Raphael, Michelangelo’s contemporary counterpart painted St. Catherine of Alexandria with a curvy body, supple bosoms, and a sensual aura. How did Raphael know how to paint a woman?
- Another theory that seems relevant is the patriarchal nature of the Renaissance period. Historian Thomas Lacquer has written, “there was only one canonical body and that body was male.” This means that a male prototype was the most superior and everything else was considered imperfect.
- Historians have argued at length that Michelangelo was naturally inclined to male bodies. So, in response, to portray a beautiful woman, he’d simply design her to appear as close to a man as possible. This does not mean he was misogynistic. In fact, Ascanio Condivi, Michelangelo’s official biographer, wrote that he had a close relationship with his mother and a devoted relation with a widow named Vittoria Colonna. He might not have been sexually attracted to women but it’s highly unlikely that he despised them.
Medical justification of the sculpture ‘Night’
In November of 2000, a letter was published in the prestigious New England Journal of Medicine by a physician named James Stark. He visited Medici Chapel in Florence with an art historian Jonathan Katz Nelson. And just like others, he was drawn to the weird appearance of Night, especially her left breast.
The excerpts from Stark’s letter.
“I found three abnormalities associated with locally advanced cancer in the left breast. There is an obvious, large bulge to the breast contour medial to the nipple; a swollen nipple-areola complex; and an area of skin retraction just lateral to the nipple… These features indicate a tumor.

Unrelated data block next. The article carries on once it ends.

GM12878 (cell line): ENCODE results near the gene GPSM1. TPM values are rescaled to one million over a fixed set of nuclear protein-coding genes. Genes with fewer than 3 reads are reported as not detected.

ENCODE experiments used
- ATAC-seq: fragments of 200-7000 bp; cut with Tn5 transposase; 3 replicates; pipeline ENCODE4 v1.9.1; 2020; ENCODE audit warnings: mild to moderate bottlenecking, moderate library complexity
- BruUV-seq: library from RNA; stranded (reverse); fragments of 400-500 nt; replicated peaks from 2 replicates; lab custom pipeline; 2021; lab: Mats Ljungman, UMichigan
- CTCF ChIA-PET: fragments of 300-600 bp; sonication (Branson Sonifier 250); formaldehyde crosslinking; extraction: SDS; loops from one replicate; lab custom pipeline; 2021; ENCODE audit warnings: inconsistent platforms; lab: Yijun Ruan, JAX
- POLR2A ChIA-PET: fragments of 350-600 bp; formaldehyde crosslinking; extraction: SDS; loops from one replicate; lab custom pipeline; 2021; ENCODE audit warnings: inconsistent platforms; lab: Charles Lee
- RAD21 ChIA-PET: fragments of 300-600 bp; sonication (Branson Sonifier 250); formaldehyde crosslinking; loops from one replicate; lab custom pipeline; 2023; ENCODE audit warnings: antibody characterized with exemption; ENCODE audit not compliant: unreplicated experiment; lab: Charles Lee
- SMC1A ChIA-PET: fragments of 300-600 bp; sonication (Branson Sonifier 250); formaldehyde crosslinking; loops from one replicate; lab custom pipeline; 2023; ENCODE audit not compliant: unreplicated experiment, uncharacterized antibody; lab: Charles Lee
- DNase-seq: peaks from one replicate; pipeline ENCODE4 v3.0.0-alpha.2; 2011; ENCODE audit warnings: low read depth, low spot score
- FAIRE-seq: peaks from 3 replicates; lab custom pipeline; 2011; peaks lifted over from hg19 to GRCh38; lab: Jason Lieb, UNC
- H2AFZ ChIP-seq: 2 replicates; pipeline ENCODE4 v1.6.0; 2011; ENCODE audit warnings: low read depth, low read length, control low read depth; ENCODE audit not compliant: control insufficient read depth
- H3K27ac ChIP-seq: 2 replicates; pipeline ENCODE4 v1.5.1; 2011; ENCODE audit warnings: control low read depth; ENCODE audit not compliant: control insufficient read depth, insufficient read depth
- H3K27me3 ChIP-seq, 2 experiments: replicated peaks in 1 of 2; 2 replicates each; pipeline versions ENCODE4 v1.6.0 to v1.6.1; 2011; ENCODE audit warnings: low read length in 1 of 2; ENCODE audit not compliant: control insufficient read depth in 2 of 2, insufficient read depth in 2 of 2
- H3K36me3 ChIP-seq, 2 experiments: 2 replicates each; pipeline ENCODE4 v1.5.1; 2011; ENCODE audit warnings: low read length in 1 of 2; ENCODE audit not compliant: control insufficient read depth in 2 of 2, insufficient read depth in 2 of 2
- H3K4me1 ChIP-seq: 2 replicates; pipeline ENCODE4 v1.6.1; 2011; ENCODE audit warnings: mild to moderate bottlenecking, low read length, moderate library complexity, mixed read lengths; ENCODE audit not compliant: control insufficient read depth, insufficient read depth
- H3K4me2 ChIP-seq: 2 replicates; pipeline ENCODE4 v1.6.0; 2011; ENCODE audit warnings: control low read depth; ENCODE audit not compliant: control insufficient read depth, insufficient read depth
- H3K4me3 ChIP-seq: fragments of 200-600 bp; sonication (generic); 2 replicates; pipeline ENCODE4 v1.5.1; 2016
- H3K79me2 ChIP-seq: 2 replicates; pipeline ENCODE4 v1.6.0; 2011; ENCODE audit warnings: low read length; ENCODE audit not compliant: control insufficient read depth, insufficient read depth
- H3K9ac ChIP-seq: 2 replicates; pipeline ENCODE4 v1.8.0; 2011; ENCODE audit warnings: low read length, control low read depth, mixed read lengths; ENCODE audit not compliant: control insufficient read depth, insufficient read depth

These findings do not appear in the right breast of “Night” or in “Dawn,” another female figure in the Medici Chapel, or in the many other depictions of women in works by Michelangelo.
We suggest that Michelangelo carefully inspected a woman with advanced breast cancer and accurately reproduced the physical signs in stone. Even if he did not see the disease in a model, he could have studied the corpse of a woman; moreover, autopsies were legal at that time.
Given that Michelangelo depicted a lump in only one breast, he presumably recognized this as an anomaly. Many doctors in his day could probably diagnose this condition in a woman.
Historians of breast cancer agree that the disease and its treatment were discussed, often at length, and described as cancer by the most famous medical authorities of antiquity and by several prominent medieval authors.
For these reasons, there is a strong possibility that Michelangelo intentionally showed a woman with disease and that he may have known that the illness was cancer.
If Michelangelo indeed depicted “Night” as having a consuming disease, this would complement the imagery in the Medici Chapel of life and death, and further help us understand his study of the female body.”
1. The Problem of Michelangelo's Women
2.Men with Breasts (Or Why are Michelangelo’s Women so Muscular?) Part 1
3. Nine times history's greatest artists made bad artworks